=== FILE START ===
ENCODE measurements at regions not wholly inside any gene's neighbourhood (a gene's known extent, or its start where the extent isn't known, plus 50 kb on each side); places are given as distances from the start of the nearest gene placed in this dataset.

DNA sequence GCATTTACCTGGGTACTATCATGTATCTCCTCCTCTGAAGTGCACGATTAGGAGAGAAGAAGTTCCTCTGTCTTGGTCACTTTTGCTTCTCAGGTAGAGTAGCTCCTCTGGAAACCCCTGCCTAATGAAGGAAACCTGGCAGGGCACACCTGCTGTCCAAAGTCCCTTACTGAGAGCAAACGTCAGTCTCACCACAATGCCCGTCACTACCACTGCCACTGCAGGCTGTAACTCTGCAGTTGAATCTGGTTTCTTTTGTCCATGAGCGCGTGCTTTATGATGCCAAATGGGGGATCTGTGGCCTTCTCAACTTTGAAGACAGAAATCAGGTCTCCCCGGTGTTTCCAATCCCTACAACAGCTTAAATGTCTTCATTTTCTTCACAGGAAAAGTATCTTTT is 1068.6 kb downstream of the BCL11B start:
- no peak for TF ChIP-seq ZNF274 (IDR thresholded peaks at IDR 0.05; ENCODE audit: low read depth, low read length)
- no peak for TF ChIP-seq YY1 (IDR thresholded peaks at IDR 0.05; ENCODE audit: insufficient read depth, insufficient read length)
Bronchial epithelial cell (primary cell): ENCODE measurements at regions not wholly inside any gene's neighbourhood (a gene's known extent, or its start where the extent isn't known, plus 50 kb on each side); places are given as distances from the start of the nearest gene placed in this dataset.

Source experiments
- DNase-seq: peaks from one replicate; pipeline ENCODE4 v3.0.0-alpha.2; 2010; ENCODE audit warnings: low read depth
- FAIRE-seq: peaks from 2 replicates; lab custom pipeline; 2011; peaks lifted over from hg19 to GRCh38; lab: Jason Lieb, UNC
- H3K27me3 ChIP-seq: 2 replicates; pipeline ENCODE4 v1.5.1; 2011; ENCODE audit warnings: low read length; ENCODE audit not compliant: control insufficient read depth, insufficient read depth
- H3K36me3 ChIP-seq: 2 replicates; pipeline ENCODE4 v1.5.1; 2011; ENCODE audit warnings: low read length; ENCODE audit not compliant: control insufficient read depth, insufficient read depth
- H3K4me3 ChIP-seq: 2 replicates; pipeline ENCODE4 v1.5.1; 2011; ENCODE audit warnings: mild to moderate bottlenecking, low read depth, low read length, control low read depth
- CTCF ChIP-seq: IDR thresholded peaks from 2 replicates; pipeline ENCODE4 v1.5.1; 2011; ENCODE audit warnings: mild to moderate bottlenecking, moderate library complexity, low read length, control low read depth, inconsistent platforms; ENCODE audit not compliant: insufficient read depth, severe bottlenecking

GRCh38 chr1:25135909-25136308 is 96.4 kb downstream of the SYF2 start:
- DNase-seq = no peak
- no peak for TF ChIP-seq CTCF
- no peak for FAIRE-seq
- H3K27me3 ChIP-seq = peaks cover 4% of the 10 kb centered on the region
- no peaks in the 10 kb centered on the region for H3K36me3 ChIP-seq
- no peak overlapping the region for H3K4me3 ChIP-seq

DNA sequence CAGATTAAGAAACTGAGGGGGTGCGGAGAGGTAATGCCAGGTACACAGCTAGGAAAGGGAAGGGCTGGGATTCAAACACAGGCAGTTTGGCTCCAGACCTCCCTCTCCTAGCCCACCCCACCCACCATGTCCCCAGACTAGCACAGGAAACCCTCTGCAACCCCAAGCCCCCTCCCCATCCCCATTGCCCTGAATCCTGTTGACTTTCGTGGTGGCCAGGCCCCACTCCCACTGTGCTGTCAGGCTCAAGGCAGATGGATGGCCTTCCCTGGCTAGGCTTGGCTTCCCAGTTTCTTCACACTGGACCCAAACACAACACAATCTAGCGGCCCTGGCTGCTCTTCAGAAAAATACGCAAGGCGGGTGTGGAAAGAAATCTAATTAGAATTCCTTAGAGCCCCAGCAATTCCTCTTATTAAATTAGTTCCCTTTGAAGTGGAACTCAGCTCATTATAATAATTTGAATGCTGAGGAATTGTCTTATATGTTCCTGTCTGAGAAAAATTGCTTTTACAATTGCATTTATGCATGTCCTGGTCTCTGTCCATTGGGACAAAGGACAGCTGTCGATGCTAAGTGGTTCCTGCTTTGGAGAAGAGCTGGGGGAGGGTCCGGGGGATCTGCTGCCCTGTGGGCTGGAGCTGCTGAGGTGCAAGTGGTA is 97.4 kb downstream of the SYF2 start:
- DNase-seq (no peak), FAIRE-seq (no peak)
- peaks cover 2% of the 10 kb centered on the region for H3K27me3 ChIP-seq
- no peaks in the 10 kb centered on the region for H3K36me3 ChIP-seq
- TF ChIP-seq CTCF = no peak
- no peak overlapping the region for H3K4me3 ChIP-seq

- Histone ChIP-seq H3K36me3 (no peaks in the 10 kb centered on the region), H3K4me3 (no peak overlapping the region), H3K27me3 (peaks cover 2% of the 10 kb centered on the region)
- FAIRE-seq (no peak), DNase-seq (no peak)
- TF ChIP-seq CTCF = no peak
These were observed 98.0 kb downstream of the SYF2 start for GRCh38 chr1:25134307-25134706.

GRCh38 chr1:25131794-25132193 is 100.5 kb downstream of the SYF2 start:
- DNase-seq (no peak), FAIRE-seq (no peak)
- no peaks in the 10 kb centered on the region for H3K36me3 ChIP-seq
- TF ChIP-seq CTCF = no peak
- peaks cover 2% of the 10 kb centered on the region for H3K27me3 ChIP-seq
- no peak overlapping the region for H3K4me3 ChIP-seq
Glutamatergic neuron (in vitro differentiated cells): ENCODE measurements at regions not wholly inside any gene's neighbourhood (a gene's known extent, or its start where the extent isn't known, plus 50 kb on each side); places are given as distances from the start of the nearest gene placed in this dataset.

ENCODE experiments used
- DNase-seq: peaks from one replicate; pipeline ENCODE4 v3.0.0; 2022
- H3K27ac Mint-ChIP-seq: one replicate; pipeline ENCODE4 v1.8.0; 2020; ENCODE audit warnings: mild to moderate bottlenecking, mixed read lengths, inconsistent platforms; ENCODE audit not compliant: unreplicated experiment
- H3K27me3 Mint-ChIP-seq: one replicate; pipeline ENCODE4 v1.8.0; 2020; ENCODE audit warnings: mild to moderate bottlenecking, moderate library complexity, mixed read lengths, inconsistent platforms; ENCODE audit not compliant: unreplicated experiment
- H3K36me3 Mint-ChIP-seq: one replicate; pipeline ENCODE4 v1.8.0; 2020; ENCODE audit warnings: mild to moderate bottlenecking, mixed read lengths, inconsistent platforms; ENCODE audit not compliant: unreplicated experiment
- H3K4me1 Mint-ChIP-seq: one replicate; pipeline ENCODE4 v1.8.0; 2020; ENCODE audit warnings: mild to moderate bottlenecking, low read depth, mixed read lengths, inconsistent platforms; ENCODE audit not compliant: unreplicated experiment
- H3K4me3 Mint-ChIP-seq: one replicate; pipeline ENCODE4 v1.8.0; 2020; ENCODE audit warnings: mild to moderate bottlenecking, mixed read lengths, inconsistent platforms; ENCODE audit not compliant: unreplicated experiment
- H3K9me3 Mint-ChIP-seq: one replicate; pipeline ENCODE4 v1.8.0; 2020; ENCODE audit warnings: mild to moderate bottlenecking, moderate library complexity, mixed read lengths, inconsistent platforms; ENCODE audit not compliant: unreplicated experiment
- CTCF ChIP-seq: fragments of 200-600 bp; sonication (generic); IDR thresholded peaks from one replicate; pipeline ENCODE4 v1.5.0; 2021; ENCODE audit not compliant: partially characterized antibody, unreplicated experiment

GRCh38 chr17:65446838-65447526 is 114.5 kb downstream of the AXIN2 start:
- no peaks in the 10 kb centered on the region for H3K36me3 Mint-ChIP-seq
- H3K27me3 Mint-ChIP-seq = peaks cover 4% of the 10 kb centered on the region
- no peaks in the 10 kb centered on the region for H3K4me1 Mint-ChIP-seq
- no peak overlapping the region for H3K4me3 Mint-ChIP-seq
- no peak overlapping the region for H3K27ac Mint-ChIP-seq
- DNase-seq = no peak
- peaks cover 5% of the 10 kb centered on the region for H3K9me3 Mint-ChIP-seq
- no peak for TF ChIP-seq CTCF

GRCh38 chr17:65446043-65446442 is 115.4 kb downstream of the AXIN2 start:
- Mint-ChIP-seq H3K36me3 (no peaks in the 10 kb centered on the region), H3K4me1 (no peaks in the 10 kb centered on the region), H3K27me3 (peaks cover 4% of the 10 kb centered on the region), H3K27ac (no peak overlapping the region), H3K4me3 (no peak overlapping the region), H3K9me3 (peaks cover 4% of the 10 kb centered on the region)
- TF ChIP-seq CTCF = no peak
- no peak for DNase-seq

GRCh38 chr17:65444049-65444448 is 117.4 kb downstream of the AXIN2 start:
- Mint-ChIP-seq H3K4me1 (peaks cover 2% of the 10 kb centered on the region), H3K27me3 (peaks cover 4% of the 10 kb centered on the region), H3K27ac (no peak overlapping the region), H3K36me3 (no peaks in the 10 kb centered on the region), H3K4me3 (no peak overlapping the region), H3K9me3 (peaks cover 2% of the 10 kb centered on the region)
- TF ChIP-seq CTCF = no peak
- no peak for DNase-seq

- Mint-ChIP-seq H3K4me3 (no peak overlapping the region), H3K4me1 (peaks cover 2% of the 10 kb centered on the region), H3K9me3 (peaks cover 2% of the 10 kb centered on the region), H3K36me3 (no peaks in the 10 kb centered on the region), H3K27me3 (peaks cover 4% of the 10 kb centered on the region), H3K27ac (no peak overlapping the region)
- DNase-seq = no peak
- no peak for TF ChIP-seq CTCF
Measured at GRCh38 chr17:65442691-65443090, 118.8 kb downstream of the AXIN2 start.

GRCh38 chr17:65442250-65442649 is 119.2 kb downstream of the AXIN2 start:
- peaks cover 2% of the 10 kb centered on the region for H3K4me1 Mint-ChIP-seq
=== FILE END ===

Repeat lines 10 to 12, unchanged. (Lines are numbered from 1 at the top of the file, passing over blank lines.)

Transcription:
- H3K36me3 ChIP-seq: 2 replicates; pipeline ENCODE4 v1.5.1; 2011; ENCODE audit warnings: low read length; ENCODE audit not compliant: control insufficient read depth, insufficient read depth
- H3K4me3 ChIP-seq: 2 replicates; pipeline ENCODE4 v1.5.1; 2011; ENCODE audit warnings: mild to moderate bottlenecking, low read depth, low read length, control low read depth
- CTCF ChIP-seq: IDR thresholded peaks from 2 replicates; pipeline ENCODE4 v1.5.1; 2011; ENCODE audit warnings: mild to moderate bottlenecking, moderate library complexity, low read length, control low read depth, inconsistent platforms; ENCODE audit not compliant: insufficient read depth, severe bottlenecking